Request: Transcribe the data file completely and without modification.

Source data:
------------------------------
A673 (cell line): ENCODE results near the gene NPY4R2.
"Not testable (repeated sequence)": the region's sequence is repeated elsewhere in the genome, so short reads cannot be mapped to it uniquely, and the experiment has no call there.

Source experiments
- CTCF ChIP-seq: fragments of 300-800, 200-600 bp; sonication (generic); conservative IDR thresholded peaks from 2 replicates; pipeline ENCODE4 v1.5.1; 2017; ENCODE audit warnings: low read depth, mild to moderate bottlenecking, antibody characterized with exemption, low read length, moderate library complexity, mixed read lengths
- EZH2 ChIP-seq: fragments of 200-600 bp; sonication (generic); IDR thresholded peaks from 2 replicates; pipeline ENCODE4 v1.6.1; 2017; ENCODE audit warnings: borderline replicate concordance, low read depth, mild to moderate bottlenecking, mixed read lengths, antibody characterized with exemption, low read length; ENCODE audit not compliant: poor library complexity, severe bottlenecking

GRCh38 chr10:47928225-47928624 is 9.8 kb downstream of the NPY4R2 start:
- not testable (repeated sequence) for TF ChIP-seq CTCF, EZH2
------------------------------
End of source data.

A673 (cell line): ENCODE results near the gene NPY4R2.
"Not testable (repeated sequence)": the region's sequence is repeated elsewhere in the genome, so short reads cannot be mapped to it uniquely, and the experiment has no call there.

Source experiments
- CTCF ChIP-seq: fragments of 300-800, 200-600 bp; sonication (generic); conservative IDR thresholded peaks from 2 replicates; pipeline ENCODE4 v1.5.1; 2017; ENCODE audit warnings: low read depth, mild to moderate bottlenecking, antibody characterized with exemption, low read length, moderate library complexity, mixed read lengths
- EZH2 ChIP-seq: fragments of 200-600 bp; sonication (generic); IDR thresholded peaks from 2 replicates; pipeline ENCODE4 v1.6.1; 2017; ENCODE audit warnings: borderline replicate concordance, low read depth, mild to moderate bottlenecking, mixed read lengths, antibody characterized with exemption, low read length; ENCODE audit not compliant: poor library complexity, severe bottlenecking

GRCh38 chr10:47928225-47928624 is 9.8 kb downstream of the NPY4R2 start:
- not testable (repeated sequence) for TF ChIP-seq CTCF, EZH2